How does differential signaling work in USB?

The job of those data wires is to transfer a single signal (the “serial” in USB). This means USB is “half-duplex”: at any given time, one end of the cable is the sender, and the other end the receiver.

How do those data wires work? First let’s consider how they don’t work: via “single-ended signaling”. This uses just a single data wire, as well as a ground wire. The data wire carries a varying voltage (i.e., varying compared to the ground), and the voltage is interpreted as the value of the signal.

A problem with single-ended signaling is electromagnetic interference. The interference adds noise to the voltage on the data wire.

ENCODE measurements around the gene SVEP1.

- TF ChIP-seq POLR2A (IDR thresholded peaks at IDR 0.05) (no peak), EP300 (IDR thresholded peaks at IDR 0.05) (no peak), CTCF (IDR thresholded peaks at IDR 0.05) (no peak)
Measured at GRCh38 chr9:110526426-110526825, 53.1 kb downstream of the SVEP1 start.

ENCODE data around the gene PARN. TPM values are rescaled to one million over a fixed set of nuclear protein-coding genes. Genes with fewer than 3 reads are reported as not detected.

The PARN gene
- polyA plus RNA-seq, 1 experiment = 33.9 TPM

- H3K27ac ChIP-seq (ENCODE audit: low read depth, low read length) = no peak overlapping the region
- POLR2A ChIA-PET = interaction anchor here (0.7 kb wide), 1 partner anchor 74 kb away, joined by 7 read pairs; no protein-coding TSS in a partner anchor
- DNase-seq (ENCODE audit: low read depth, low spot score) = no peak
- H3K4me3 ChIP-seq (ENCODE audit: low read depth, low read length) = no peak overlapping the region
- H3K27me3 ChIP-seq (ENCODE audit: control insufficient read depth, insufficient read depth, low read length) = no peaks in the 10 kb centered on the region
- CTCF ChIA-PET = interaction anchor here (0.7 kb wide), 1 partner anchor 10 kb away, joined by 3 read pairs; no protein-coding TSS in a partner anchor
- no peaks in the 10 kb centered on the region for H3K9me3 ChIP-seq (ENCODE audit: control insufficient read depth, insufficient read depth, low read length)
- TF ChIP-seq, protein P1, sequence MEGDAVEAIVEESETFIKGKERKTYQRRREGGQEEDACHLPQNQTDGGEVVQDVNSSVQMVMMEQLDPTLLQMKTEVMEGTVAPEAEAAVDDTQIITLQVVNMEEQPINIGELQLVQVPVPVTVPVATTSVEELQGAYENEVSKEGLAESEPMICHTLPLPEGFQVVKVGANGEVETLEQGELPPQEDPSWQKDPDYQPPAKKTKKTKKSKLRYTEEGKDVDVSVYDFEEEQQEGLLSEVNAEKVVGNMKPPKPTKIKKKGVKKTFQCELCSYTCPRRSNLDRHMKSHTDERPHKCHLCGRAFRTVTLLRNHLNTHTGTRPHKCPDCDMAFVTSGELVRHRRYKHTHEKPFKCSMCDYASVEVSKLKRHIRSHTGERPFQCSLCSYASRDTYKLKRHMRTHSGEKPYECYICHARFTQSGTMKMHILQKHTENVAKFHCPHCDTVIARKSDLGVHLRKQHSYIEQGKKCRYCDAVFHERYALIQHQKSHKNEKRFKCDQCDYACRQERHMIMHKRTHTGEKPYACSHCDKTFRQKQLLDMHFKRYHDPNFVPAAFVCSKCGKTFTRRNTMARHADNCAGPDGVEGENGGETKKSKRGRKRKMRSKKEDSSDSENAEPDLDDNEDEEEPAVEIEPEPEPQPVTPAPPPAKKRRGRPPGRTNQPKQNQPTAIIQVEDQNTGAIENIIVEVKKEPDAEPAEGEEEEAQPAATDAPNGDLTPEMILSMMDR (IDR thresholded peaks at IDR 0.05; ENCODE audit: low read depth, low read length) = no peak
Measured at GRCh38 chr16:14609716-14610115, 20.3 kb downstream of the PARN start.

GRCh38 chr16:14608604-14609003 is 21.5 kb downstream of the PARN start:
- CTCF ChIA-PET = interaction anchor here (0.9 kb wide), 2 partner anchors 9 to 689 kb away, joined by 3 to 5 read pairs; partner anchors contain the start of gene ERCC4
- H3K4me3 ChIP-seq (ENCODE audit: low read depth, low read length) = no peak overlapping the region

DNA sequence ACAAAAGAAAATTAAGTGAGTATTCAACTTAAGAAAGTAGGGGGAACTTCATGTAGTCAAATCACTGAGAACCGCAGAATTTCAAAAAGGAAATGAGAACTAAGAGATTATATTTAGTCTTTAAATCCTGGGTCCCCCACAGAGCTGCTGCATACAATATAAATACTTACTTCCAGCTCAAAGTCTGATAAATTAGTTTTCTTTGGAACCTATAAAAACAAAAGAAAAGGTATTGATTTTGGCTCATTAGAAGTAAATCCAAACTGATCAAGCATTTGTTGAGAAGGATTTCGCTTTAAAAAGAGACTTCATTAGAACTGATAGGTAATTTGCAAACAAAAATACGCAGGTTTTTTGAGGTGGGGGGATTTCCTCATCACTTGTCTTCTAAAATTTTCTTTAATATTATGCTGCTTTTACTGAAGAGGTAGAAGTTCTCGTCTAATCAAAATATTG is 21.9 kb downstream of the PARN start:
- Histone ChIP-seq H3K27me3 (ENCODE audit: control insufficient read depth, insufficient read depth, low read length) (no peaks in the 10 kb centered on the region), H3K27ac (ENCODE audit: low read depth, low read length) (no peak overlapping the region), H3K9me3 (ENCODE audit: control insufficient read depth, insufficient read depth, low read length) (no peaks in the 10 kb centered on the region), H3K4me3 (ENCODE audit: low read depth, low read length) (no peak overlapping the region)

For this reason, USB does not use the single-ended method. Instead it uses “differential signaling”. Differential signaling transmits two signals, D+ and D-, using the single-ended encoding. The output signal is then the difference, S = D+ - D-. The insight here is that interference will usually affect both wires D+ and D- in the same way, and so by subtracting the two noisy wires, we cancel out the noise.

In USB, the signal is digital: either a 1 or a 0. The receiver calculates S, then interprets a positive S as a 1, and a negative S as a 0. Thus, the sender can send a 1 by setting D+ greater than D-, or conversely, send a 0 by setting D+ less than D-.

In practice, the sender chooses voltages with enough differential that it is unlikely to be “flipped” by electromagnetic noise. The differential applied is 2.5V, by setting one line to 0.3V and the other to 2.8V.

Also, in practice, the receiver is a bit more picky: if -200mV < S < 200mV, it considers the signal to be neither a 0 nor a 1; it’s too close to distinguish.